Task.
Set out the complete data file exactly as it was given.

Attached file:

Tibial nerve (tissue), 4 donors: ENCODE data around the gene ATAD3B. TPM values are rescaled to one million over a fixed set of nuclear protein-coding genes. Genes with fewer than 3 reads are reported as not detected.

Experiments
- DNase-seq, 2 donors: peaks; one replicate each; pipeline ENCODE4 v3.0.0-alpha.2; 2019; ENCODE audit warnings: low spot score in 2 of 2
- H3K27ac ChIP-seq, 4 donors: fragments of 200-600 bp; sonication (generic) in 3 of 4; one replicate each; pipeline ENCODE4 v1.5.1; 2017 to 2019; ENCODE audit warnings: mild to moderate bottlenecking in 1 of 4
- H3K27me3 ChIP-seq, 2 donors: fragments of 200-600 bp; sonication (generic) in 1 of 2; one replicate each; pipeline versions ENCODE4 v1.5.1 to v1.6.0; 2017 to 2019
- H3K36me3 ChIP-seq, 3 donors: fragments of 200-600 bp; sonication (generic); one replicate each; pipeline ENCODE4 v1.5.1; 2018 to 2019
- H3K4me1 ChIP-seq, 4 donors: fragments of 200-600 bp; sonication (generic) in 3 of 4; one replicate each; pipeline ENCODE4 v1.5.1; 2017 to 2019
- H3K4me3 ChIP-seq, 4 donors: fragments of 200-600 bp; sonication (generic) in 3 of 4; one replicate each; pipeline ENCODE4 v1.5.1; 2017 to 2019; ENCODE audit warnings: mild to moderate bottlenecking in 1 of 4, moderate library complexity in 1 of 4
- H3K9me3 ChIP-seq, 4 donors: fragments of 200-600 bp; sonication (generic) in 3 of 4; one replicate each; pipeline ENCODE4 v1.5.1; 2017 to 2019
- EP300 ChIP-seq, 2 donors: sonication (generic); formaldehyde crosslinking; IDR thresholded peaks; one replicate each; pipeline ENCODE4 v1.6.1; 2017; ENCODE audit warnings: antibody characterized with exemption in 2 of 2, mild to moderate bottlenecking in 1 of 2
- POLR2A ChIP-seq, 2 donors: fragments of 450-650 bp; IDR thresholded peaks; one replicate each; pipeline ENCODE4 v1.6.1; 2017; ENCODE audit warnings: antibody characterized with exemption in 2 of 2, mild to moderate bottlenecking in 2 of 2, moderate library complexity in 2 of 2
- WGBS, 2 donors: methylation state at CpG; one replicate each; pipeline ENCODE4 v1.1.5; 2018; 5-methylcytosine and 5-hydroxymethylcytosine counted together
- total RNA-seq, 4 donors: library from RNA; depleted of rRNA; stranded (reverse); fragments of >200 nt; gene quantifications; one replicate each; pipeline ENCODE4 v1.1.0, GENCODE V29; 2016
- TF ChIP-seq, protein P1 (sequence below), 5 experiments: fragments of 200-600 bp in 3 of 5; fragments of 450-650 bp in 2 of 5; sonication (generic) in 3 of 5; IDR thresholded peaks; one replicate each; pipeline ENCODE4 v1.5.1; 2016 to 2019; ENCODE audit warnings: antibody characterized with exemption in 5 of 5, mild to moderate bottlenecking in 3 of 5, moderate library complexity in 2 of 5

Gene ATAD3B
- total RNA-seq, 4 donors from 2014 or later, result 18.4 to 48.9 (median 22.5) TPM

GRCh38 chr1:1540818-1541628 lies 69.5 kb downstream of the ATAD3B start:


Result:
Tibial nerve (tissue), 4 donors: ENCODE data around the gene ATAD3B. TPM values are rescaled to one million over a fixed set of nuclear protein-coding genes. Genes with fewer than 3 reads are reported as not detected.

Experiments
- DNase-seq, 2 donors: peaks; one replicate each; pipeline ENCODE4 v3.0.0-alpha.2; 2019; ENCODE audit warnings: low spot score in 2 of 2
- H3K27ac ChIP-seq, 4 donors: fragments of 200-600 bp; sonication (generic) in 3 of 4; one replicate each; pipeline ENCODE4 v1.5.1; 2017 to 2019; ENCODE audit warnings: mild to moderate bottlenecking in 1 of 4
- H3K27me3 ChIP-seq, 2 donors: fragments of 200-600 bp; sonication (generic) in 1 of 2; one replicate each; pipeline versions ENCODE4 v1.5.1 to v1.6.0; 2017 to 2019
- H3K36me3 ChIP-seq, 3 donors: fragments of 200-600 bp; sonication (generic); one replicate each; pipeline ENCODE4 v1.5.1; 2018 to 2019
- H3K4me1 ChIP-seq, 4 donors: fragments of 200-600 bp; sonication (generic) in 3 of 4; one replicate each; pipeline ENCODE4 v1.5.1; 2017 to 2019
- H3K4me3 ChIP-seq, 4 donors: fragments of 200-600 bp; sonication (generic) in 3 of 4; one replicate each; pipeline ENCODE4 v1.5.1; 2017 to 2019; ENCODE audit warnings: mild to moderate bottlenecking in 1 of 4, moderate library complexity in 1 of 4
- H3K9me3 ChIP-seq, 4 donors: fragments of 200-600 bp; sonication (generic) in 3 of 4; one replicate each; pipeline ENCODE4 v1.5.1; 2017 to 2019
- EP300 ChIP-seq, 2 donors: sonication (generic); formaldehyde crosslinking; IDR thresholded peaks; one replicate each; pipeline ENCODE4 v1.6.1; 2017; ENCODE audit warnings: antibody characterized with exemption in 2 of 2, mild to moderate bottlenecking in 1 of 2
- POLR2A ChIP-seq, 2 donors: fragments of 450-650 bp; IDR thresholded peaks; one replicate each; pipeline ENCODE4 v1.6.1; 2017; ENCODE audit warnings: antibody characterized with exemption in 2 of 2, mild to moderate bottlenecking in 2 of 2, moderate library complexity in 2 of 2
- WGBS, 2 donors: methylation state at CpG; one replicate each; pipeline ENCODE4 v1.1.5; 2018; 5-methylcytosine and 5-hydroxymethylcytosine counted together
- total RNA-seq, 4 donors: library from RNA; depleted of rRNA; stranded (reverse); fragments of >200 nt; gene quantifications; one replicate each; pipeline ENCODE4 v1.1.0, GENCODE V29; 2016
- TF ChIP-seq, protein P1 (sequence below), 5 experiments: fragments of 200-600 bp in 3 of 5; fragments of 450-650 bp in 2 of 5; sonication (generic) in 3 of 5; IDR thresholded peaks; one replicate each; pipeline ENCODE4 v1.5.1; 2016 to 2019; ENCODE audit warnings: antibody characterized with exemption in 5 of 5, mild to moderate bottlenecking in 3 of 5, moderate library complexity in 2 of 5

Gene ATAD3B
- total RNA-seq, 4 donors from 2014 or later, result 18.4 to 48.9 (median 22.5) TPM

GRCh38 chr1:1540818-1541628 lies 69.5 kb downstream of the ATAD3B start: